I played with bits and Calc.exe. That is, I experimented loosely like I
do when I’m lost (everyone has his own way to deal with problems).

Looking for a way to simplify the **>> 1**, then **/ 5** thing, I
noticed a bizarre property.

(I call it ‘property’ now that I see it is not the coincidence I
thought in the beginning).

Suppose you want to divide a 16 bits number by 10.

Example:**59561** (binary: **1110**.**1000** | **1010**.**1001**)

Goal is: 59561 / 10 = **5956** (binary: **1**.**0111** |
**0100**.**0100**)

If we take 16 bits all ON, we obtain this value: 65535 (such a
discovery :p )

Divide this number by 5, and obtain 13107. A magic number.

Now, if we multiply 59561 by 13107, we obtain:

780666027 (binary: **10**.**1110** | **1000**.**1000** |
**0000**.**0100** | **1010**.**1011**).

We can almost recognize in this thing the bits for the 5956 we are
after…

In fact if we add 1, and then divide by 2 (or shift right by 1), we
obtain:

390333014 (binary: **1**.**0111** | **0100**.**0100** |
**0000**.**0010** | **0101**.**0110**)

Divide this by 65535 (or shift it right by 16 bits), and what remain
will spell: 5956.1000etc, the integer part of which is 5956 : )

And the division by 10 is done without using division.

Honestly I don’t understand why it is so. But I see it is so every time.

What I described works for any 16 bit number to divide by 10.

If I want to use it for 8 bits numbers, the magic number is: ((1 << 8)
- 1) / 5

And then take the higher 8 bits of the final 16 bits value.

Similarly for a 32 bits number to divide by 10, the magic number is: ((1
<< 32) - 1) / 5

And then take the higher 32 bits of the final 64 bits value.

So… for a 64 bits number to divide by 10 (what I’m after), I have to
take the higher 64 bits of the final 128 bits value.

Switching to 128 bits integers is too much, I think.

I’m lost again. Help?

Ciao ciao : )

Greetings. Long time no post. Long post.

I’m writing a routine to convert a float number from float to string format.

I’m aware there’s sprintf() to do the job already, no worry.

My goal is to make conversion from float to string without calling sprintf(), AND without using any float datatype nor the pow() function.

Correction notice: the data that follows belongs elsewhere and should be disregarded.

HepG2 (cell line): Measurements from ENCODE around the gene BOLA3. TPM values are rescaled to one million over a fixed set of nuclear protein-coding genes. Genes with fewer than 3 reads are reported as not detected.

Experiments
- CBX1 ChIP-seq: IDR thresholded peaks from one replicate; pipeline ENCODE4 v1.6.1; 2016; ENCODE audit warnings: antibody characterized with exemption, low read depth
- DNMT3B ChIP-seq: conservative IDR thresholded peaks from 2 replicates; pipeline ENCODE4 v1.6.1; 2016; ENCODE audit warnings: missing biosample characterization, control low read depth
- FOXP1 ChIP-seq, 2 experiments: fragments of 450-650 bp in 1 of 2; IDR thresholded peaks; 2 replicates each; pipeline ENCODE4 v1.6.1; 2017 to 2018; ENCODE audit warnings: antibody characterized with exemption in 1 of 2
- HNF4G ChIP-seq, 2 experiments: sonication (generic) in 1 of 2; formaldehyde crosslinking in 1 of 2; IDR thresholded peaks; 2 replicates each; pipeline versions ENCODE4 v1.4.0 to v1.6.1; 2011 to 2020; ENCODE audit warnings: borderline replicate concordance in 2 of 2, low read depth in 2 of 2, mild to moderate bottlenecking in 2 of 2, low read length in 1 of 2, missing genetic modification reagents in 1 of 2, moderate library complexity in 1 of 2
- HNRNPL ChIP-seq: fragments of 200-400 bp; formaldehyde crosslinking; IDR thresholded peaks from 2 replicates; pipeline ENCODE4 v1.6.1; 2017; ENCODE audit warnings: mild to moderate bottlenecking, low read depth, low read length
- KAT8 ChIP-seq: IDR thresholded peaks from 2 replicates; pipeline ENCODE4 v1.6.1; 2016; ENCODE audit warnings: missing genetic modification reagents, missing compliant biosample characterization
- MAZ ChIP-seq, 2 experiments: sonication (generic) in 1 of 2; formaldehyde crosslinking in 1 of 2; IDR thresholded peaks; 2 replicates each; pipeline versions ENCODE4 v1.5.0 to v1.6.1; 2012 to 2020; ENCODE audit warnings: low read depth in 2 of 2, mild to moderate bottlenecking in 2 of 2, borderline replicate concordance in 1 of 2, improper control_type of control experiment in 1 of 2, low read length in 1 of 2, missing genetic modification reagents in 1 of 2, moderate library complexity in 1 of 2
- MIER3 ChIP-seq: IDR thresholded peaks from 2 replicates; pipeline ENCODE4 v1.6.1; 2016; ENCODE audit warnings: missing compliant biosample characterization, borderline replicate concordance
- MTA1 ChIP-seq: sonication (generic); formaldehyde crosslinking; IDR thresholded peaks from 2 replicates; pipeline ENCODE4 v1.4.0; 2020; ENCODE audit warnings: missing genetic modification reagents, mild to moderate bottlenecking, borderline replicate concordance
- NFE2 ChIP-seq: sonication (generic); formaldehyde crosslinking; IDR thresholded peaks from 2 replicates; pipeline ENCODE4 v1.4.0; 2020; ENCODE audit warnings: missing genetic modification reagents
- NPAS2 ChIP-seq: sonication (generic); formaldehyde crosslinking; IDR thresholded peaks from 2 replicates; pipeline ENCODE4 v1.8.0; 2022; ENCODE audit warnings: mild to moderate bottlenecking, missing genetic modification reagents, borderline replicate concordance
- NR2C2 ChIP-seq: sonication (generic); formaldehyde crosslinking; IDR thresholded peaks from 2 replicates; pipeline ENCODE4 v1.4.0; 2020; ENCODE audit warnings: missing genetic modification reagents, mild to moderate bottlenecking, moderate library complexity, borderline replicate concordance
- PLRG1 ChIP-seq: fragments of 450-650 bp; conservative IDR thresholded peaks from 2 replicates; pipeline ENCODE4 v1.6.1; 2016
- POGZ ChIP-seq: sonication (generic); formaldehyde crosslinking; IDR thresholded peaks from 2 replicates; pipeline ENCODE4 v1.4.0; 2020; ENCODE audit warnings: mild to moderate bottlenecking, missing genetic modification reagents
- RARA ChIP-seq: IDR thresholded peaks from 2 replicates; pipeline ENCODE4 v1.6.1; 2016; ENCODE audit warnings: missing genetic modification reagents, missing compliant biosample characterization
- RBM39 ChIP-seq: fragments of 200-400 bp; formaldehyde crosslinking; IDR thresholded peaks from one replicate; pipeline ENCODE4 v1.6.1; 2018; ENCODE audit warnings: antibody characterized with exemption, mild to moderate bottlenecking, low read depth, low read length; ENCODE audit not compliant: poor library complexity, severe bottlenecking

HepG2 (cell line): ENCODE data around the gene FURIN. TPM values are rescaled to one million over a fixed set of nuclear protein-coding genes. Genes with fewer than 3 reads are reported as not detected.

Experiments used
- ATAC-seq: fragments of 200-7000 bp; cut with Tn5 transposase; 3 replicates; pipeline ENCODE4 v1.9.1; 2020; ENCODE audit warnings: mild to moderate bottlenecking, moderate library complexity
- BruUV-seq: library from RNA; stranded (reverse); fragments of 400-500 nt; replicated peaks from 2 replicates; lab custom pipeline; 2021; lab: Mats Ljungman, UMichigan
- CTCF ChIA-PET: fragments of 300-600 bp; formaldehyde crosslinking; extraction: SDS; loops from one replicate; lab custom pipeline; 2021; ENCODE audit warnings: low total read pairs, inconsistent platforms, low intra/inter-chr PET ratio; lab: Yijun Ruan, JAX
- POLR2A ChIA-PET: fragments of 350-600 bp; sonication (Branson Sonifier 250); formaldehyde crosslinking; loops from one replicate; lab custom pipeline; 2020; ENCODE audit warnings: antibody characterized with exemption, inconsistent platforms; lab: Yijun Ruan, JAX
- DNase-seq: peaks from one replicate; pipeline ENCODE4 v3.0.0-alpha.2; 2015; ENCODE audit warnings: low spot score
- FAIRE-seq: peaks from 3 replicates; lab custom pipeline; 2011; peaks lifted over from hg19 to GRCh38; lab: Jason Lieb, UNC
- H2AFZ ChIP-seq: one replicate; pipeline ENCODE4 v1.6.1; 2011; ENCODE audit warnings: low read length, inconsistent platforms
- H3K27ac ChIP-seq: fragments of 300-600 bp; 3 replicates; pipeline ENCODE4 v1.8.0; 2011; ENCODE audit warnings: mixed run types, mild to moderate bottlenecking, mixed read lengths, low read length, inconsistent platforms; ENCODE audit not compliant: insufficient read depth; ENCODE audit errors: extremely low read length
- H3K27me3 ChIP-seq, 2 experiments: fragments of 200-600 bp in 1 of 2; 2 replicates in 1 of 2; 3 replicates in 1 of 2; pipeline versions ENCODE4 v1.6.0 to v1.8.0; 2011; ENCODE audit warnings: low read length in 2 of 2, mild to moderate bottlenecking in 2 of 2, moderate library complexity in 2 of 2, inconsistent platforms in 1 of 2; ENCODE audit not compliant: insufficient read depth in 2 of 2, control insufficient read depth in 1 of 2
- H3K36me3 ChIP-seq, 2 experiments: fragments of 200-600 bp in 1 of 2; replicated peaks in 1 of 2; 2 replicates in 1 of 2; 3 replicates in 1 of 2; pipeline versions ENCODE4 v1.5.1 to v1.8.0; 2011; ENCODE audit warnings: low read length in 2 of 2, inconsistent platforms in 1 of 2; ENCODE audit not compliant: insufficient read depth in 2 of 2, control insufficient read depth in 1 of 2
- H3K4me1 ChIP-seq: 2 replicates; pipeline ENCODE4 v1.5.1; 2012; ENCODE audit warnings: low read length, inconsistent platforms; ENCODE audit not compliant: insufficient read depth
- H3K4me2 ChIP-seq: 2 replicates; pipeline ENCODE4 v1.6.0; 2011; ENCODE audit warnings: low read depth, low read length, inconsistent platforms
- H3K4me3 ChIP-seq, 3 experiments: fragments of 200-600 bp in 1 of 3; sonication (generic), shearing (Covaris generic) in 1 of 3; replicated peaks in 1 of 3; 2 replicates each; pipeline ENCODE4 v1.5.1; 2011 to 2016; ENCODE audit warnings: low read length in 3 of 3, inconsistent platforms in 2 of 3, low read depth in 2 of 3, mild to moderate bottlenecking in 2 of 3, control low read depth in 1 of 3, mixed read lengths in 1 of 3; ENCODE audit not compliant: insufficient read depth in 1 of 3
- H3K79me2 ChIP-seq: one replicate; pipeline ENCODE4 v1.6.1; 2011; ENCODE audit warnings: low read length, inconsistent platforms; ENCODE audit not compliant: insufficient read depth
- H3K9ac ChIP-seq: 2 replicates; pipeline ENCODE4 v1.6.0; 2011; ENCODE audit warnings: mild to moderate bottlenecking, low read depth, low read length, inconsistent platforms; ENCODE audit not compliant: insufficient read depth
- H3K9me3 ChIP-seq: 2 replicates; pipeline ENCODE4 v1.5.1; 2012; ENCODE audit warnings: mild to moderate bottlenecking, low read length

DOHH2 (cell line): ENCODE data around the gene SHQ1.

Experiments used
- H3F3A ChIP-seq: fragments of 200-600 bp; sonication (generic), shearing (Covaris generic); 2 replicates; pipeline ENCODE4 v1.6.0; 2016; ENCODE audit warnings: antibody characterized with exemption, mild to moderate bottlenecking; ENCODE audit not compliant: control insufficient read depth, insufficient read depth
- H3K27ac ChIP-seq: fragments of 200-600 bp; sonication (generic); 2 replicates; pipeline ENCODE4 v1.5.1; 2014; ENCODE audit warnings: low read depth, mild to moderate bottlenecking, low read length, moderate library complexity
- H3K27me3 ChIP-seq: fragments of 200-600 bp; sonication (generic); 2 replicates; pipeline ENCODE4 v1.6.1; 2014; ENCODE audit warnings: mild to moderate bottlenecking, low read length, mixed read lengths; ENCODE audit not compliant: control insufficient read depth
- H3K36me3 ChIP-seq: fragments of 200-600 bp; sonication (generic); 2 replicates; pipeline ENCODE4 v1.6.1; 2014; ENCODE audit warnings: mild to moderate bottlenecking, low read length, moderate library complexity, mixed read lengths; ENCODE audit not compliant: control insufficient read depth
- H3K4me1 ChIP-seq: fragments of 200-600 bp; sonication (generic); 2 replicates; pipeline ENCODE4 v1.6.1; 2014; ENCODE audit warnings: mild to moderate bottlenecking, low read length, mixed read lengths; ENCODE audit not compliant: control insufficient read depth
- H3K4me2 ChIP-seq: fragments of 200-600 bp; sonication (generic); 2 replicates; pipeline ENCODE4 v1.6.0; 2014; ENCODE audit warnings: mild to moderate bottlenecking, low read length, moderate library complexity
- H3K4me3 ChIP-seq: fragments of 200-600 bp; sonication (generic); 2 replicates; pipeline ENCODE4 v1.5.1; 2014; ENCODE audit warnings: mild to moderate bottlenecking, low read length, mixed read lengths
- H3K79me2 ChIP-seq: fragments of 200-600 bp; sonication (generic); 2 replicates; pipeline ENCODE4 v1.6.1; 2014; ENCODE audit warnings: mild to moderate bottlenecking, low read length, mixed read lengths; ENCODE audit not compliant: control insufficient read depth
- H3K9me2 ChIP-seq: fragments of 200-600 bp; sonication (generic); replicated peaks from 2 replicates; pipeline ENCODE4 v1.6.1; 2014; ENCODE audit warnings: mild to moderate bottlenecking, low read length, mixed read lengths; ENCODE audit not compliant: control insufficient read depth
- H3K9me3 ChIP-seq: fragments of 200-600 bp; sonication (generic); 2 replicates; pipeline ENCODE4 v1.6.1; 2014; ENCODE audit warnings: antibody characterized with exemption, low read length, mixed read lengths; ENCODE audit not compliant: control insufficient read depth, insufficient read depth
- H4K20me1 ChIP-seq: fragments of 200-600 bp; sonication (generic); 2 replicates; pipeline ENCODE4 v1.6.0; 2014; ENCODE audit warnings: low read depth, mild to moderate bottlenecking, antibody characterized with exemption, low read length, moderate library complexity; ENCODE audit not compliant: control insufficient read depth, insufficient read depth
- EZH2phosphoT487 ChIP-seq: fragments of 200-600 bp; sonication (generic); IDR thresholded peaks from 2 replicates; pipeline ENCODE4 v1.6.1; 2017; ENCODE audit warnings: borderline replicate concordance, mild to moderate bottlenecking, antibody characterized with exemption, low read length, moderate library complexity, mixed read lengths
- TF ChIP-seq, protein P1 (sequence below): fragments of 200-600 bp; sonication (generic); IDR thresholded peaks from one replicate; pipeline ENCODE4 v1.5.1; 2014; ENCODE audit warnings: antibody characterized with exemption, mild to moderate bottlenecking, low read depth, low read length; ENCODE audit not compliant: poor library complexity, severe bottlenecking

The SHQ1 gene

My function is actually ready and working.

Now I would like to make it faster, because there’s lot of room for improvement.

Full code is very long to show, so I won’t, unless you ask.

My first issue was to calculate a power of 2, or an inverse power of 2 where required, by using only integer math.

Given the limited amount of significant digits to show, for the final rapresentation of a float, I concluded that using unsigned __int64 to calculate these powers was enough.

Power of 2 are calculated in a simple manner: keep multipling by 2 so long you are not about to cause an overflow. If overflow is about to happen, discard the last digits of the current power ( Pow2 /= 10; ), take note that you lost a digit, perform rounding if needed, and resume the multiplications by 2.

The inverse of a power of 2 is identical in mechanics, with the differece that I calculate powers of 5 and then adjust the exponent by dividing for the corresponding power of 10.

In other words:

Of course I adopt basic optimizations to cut the calculation times of the first powers.

For example the first 27 powers of 5 are pre-generated and held in a lookup array of DWORD64.

Past that limit, I adopt the multiply/discard method described earlier.

The first place to optimize is where I discard the last digit of a power, then perform the rounding.

Very basic, as you see.

I know “Pow2 / 10;” can be rewritten as “(Pow2 >> 1) / 5;”, which should (in theory) speed up the division, but it also creates 1 extra temporary value from “(Pow2 >> 1)”.

Profiling showed no sensible performance gain =/

The same goes for the “(_10th * 10)” which may become “((_10th * 5) << 1)”.

What bothers me most, here, is the approach I follow to get the value of Digit.

I could obtain it by doing “Pow2 % 10”, but that would be a(nother) division.

And I need to perform “Pow2 / 10” anyway, so I prefer the multiplication method.

I was wondering if there’s a clever trick to isolate the last digit of a number in base 10.

Can’t think of any…

Another candidate for optimization is where I actually sum the calculated powers to reconstruct the Integer and Fractional parts of the float.

Using DWORD64 to store the powers, give me only 19 digits of precision.

So I thought to convert those powers to string form, and sum them, digit by digit.

The sum process itself is not as slow as one might imagine.

The real problem is the conversion from integers to string form.

The idea to use strings was born to finish the routine quickly.

Now I need to make things better.

Any suggestions?

Ciao ciao : )

[EDIT]Oops… after writing this I went back to the program and ‘noticed’ I was doing a big stupid thing.

There’s no need to sum the individual powers one by one. I get the same result by offsetting the bits for the integer or fractional part.

I got carried away with the calculation of powers and lost sight of the whole :p

Now the times required for converting to string format have decreased (roughly) from 1/3rd to 1/7th.

The problem of extracting the least significant digit from a number in base 10 remains, though.

Can’t stop thinking there must be a faster way than what I do now…

Please, anyone?

Ciao ciao : )

[/EDIT]